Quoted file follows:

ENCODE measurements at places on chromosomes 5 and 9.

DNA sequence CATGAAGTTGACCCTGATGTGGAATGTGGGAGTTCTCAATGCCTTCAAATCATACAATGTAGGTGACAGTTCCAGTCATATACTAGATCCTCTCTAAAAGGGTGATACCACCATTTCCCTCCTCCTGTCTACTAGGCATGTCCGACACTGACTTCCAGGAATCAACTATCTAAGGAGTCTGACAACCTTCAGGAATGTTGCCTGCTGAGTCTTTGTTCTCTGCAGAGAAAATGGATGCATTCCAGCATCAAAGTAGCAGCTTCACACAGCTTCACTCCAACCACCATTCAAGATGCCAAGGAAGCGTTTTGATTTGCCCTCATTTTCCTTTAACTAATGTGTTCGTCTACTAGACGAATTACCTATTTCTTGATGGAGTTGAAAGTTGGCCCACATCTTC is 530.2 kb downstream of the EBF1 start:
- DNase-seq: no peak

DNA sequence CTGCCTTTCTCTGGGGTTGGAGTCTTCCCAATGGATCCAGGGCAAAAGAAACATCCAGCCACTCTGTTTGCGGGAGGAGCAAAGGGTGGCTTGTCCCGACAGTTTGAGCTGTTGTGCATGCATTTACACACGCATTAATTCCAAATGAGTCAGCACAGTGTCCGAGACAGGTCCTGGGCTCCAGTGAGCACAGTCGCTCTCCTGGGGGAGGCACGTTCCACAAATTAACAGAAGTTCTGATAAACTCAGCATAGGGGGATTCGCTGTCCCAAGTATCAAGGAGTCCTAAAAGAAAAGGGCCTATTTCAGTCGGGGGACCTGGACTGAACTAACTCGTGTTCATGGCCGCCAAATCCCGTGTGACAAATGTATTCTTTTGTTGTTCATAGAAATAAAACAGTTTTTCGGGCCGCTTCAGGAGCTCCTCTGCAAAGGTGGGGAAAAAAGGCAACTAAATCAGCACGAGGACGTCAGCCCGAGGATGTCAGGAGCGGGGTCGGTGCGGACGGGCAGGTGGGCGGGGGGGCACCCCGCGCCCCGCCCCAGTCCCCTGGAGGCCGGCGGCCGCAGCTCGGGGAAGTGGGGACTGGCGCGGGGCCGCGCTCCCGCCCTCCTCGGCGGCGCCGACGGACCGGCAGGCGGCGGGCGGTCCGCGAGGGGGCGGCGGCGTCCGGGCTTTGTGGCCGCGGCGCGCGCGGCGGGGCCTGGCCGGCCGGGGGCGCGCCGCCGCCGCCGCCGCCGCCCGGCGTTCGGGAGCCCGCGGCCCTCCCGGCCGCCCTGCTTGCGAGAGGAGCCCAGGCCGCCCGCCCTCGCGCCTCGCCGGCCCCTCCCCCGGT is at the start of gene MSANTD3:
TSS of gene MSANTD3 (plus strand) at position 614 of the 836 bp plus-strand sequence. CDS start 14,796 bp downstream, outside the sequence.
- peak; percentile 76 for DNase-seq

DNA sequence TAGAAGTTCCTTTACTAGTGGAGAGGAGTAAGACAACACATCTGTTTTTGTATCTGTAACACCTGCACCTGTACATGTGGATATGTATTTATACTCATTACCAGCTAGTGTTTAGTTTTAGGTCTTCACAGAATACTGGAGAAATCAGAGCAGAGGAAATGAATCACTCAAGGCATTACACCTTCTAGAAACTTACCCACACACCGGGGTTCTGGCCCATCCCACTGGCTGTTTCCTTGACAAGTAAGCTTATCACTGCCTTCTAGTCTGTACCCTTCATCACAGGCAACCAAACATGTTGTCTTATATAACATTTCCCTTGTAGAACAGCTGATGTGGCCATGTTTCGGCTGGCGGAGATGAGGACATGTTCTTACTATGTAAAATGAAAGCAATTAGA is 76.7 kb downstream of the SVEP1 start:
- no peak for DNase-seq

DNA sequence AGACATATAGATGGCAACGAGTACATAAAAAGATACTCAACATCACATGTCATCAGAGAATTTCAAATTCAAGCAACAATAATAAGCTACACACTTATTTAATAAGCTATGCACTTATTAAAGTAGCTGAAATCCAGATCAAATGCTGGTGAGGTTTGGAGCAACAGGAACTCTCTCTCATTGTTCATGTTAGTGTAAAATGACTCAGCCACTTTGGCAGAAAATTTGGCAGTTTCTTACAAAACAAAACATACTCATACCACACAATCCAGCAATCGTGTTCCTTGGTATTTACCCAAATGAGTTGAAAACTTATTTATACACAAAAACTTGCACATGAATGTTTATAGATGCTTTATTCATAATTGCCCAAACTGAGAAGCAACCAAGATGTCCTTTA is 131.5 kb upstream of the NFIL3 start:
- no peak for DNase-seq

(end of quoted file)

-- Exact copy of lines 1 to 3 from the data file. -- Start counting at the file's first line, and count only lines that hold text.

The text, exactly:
ENCODE measurements at places on chromosomes 5 and 9.

DNA sequence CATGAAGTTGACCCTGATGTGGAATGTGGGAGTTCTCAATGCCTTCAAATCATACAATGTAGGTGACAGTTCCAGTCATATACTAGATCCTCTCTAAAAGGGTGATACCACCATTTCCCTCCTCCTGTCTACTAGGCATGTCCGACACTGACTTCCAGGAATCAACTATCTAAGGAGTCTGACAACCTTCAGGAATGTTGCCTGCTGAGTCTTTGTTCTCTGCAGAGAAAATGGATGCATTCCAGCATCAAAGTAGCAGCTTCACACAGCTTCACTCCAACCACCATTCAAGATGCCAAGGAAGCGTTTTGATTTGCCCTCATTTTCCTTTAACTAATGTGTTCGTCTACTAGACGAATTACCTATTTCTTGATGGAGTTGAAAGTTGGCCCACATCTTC is 530.2 kb downstream of the EBF1 start:
- DNase-seq: no peak